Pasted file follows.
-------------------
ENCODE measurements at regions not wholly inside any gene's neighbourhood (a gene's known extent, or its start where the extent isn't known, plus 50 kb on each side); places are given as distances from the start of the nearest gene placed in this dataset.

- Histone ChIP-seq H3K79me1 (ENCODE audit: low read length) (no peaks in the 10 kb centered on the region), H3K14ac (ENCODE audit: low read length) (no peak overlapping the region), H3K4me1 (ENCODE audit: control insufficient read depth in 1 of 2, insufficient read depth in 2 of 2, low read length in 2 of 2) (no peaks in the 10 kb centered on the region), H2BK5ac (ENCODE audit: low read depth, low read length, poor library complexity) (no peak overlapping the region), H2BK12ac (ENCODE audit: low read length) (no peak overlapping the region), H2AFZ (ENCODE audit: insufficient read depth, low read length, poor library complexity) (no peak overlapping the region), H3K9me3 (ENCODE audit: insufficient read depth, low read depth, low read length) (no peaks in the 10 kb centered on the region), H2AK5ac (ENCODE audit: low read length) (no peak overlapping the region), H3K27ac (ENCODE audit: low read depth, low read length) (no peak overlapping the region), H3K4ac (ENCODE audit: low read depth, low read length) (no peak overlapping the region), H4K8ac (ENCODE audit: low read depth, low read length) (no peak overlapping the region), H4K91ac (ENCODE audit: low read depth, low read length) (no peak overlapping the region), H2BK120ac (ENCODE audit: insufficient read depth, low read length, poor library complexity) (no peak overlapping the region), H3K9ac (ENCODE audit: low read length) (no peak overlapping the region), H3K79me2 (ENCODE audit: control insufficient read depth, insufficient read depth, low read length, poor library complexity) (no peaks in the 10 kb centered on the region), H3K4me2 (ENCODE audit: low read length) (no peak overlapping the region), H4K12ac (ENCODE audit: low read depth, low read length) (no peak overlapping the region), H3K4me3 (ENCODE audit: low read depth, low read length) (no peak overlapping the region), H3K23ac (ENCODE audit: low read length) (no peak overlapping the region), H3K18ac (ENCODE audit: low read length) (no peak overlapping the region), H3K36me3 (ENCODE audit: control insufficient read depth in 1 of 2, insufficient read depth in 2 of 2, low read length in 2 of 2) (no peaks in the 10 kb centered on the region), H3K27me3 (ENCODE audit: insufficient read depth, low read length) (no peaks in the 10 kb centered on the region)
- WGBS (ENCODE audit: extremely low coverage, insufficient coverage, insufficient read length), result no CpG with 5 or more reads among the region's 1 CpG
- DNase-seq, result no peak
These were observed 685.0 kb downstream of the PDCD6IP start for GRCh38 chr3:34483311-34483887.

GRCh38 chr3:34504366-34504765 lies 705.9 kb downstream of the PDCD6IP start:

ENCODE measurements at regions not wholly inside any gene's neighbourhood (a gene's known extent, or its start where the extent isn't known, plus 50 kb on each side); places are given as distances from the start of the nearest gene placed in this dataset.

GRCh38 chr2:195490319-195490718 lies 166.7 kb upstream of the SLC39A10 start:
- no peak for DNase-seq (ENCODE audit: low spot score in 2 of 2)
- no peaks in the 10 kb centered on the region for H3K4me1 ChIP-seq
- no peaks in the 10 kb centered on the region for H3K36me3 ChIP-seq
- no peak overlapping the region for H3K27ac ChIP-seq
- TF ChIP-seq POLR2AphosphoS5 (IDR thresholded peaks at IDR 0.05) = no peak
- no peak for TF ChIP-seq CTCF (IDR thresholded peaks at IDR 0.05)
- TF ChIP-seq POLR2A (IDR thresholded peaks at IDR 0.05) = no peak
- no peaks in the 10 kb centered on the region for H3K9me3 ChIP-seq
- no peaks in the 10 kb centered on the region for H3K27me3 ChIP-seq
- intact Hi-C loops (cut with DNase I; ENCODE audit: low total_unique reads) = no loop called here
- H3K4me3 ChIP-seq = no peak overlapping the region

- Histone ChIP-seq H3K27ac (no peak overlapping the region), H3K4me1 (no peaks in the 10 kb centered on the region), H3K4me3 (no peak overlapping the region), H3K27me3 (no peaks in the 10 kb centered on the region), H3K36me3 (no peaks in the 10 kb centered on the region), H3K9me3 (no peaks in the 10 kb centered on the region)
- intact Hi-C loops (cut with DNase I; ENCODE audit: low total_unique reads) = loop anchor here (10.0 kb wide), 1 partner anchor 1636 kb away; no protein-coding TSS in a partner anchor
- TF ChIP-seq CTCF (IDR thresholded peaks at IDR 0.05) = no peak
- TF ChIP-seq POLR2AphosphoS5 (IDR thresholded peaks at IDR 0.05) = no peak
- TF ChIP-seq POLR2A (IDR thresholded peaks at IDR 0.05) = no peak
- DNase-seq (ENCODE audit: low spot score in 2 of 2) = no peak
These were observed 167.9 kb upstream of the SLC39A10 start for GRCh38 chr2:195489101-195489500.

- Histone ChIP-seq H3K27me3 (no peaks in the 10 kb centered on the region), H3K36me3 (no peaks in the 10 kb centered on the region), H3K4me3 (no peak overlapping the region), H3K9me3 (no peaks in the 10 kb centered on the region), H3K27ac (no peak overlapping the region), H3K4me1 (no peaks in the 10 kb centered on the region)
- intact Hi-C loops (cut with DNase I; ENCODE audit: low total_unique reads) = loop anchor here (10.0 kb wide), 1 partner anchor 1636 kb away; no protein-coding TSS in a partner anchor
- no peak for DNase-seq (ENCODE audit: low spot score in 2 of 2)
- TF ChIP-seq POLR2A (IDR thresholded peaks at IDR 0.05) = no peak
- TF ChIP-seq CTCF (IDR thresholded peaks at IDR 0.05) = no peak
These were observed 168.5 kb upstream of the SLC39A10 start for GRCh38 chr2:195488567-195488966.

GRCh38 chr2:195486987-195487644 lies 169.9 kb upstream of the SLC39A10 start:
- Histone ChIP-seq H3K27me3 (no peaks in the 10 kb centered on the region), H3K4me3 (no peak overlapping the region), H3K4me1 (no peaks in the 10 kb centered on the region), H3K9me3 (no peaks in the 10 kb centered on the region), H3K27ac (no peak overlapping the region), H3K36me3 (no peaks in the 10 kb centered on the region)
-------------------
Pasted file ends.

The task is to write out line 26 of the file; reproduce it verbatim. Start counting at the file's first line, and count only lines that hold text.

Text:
These were observed 167.9 kb upstream of the SLC39A10 start for GRCh38 chr2:195489101-195489500.